Deflation is the Fear, not Inflation

Download 2010-1-23 John Mauldin Thoughts on the End Game

"The lesson of history, then, is that even as institutions and policy makers improve, there will always be a temptation to stretch the limits. Just as an individual can go bankrupt no matter how rich she starts out, a financial system can collapse under the pressure of greed, politics, and profits no matter how well regulated it seems to be. Technology has changed, the height of humans has changed, and fashions have changed.

"Yet the ability of governments and investors to delude themselves, giving rise to periodic bouts of euphoria that usually end in tears, seems to have remained a constant. No careful reader of Friedman and Schwartz will be surprised by this lesson about the ability of governments to mismanage financial markets, a key theme of their analysis.

"As for financial markets, we have come full circle to the concept of financial fragility in economies with massive indebtedness. All too often, periods of heavy borrowing can take place in a bubble and last for a surprisingly long time. But highly leveraged economies, particularly those in which continual rollover of short-term debt is sustained only by confidence in relatively illiquid underlying assets, seldom survive forever, particularly if leverage continues to grow unchecked.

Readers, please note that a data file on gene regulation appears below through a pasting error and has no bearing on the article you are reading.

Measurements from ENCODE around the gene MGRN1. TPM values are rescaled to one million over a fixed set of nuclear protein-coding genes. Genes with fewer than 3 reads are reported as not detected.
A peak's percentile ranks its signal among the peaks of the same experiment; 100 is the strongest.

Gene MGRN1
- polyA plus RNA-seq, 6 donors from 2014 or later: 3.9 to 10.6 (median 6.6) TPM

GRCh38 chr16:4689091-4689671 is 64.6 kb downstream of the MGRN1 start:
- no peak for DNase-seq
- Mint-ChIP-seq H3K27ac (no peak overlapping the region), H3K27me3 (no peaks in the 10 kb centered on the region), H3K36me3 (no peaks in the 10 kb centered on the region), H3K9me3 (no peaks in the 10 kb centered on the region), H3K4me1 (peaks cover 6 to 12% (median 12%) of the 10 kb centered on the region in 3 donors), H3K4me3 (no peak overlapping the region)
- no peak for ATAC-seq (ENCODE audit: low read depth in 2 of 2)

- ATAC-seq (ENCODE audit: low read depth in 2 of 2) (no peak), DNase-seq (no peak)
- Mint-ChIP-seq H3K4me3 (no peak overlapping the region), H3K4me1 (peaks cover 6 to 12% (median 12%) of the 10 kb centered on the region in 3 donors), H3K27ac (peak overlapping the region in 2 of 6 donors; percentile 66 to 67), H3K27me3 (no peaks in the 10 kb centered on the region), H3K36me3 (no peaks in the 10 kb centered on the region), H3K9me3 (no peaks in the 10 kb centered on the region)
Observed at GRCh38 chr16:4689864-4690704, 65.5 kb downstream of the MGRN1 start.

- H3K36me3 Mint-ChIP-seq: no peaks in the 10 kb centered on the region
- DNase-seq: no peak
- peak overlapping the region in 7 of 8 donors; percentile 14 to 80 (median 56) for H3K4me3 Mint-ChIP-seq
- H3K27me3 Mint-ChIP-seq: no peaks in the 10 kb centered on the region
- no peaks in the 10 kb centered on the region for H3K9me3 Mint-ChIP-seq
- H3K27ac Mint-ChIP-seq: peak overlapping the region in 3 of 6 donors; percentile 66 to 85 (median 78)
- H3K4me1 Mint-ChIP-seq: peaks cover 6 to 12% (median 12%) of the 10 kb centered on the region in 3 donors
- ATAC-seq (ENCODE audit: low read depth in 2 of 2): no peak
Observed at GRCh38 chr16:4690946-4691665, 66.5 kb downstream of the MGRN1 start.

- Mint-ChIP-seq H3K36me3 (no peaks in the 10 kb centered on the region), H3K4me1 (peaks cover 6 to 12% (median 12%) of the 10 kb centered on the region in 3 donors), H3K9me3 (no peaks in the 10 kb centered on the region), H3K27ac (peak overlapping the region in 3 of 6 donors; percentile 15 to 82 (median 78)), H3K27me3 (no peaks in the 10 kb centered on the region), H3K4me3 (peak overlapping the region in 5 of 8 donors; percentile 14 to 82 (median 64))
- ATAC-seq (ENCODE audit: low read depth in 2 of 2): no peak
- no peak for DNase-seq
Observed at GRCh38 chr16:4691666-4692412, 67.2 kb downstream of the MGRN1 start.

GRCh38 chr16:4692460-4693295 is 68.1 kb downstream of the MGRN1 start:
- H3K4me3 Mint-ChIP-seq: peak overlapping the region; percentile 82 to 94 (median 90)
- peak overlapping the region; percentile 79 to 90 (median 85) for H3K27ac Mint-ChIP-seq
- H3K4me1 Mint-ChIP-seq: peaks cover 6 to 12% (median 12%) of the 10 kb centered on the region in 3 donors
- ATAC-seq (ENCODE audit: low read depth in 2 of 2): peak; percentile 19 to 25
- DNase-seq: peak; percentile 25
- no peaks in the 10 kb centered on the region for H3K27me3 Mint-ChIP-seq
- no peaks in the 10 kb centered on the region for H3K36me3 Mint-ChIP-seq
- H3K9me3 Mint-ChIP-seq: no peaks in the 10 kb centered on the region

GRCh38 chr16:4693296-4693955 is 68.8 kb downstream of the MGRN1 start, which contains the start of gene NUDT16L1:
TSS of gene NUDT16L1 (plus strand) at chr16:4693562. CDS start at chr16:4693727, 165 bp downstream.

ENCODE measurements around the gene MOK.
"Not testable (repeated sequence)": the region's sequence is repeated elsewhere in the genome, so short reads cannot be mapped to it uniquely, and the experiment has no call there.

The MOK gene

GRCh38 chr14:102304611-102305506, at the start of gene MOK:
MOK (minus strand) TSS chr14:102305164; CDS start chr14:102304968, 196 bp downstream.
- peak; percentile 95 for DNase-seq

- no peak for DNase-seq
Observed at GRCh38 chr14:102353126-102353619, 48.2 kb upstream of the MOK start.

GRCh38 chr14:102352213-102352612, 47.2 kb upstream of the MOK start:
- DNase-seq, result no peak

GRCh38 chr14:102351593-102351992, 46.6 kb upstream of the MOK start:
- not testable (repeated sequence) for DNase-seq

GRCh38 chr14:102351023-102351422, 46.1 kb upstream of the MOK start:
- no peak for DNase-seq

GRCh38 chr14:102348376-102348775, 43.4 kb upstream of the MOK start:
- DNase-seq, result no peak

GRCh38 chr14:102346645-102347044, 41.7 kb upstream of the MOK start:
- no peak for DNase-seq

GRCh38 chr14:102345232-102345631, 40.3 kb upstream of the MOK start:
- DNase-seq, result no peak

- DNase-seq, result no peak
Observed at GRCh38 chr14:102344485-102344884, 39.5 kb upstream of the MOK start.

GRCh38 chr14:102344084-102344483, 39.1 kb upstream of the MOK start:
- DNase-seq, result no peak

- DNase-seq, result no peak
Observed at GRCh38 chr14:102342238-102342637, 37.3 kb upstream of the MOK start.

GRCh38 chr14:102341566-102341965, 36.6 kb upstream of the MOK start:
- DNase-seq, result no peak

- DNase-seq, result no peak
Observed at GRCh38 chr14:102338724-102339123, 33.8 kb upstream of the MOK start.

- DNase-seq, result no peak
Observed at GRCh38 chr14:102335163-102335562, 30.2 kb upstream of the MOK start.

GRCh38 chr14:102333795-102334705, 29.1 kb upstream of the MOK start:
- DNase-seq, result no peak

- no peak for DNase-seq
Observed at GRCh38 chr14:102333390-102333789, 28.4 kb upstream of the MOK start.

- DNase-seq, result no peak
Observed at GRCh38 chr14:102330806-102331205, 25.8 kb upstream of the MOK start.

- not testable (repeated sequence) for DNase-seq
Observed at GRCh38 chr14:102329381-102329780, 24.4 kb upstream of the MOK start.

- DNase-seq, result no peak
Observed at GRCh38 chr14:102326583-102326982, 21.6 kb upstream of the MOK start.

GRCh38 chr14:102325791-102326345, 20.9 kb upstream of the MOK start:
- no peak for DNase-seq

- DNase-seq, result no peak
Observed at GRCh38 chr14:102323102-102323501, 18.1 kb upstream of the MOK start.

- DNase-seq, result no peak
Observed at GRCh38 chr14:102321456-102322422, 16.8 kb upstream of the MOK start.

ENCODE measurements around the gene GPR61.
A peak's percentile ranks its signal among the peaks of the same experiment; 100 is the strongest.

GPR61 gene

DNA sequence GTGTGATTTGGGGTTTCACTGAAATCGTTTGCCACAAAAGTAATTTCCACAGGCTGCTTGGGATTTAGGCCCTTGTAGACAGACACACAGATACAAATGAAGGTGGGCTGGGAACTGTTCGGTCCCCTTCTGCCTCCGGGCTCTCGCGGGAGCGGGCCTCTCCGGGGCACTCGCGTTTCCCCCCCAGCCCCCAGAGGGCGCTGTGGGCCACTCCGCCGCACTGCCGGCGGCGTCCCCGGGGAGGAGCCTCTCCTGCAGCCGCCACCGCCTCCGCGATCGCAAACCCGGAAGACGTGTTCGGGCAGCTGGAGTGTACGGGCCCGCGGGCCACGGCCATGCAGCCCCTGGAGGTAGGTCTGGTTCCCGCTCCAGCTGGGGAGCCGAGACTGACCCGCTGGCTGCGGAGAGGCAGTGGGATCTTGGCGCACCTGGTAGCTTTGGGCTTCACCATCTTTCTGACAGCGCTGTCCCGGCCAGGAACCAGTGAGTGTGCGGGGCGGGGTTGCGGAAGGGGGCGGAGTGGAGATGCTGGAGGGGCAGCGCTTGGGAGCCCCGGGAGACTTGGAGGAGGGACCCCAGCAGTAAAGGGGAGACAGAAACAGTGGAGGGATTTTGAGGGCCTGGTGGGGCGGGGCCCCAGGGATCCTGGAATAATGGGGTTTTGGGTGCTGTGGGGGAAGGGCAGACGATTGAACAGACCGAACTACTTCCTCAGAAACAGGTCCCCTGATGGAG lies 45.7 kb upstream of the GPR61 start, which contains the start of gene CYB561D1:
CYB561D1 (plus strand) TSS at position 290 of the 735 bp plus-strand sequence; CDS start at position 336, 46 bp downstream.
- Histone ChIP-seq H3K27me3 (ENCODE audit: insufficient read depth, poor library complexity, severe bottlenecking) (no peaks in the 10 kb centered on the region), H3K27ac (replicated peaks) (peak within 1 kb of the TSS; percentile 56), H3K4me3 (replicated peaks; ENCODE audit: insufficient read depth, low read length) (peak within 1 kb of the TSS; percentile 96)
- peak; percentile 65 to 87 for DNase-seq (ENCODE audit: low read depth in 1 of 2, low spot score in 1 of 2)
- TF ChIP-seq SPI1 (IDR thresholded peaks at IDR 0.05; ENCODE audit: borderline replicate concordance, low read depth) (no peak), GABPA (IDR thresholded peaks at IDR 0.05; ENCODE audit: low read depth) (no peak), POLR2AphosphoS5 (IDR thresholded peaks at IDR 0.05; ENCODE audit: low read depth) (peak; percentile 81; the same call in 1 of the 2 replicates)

"This time may seem different, but all too often a deeper look shows it is not. Encouragingly, history does point to warning signs that policy makers can look at to assess risk – if only they do not become too drunk with their credit bubble – fueled success and say, as their predecessors have for centuries, "This time is different."

This entry was posted in Bubbles, Credit Crisis, Economy. Bookmark the permalink.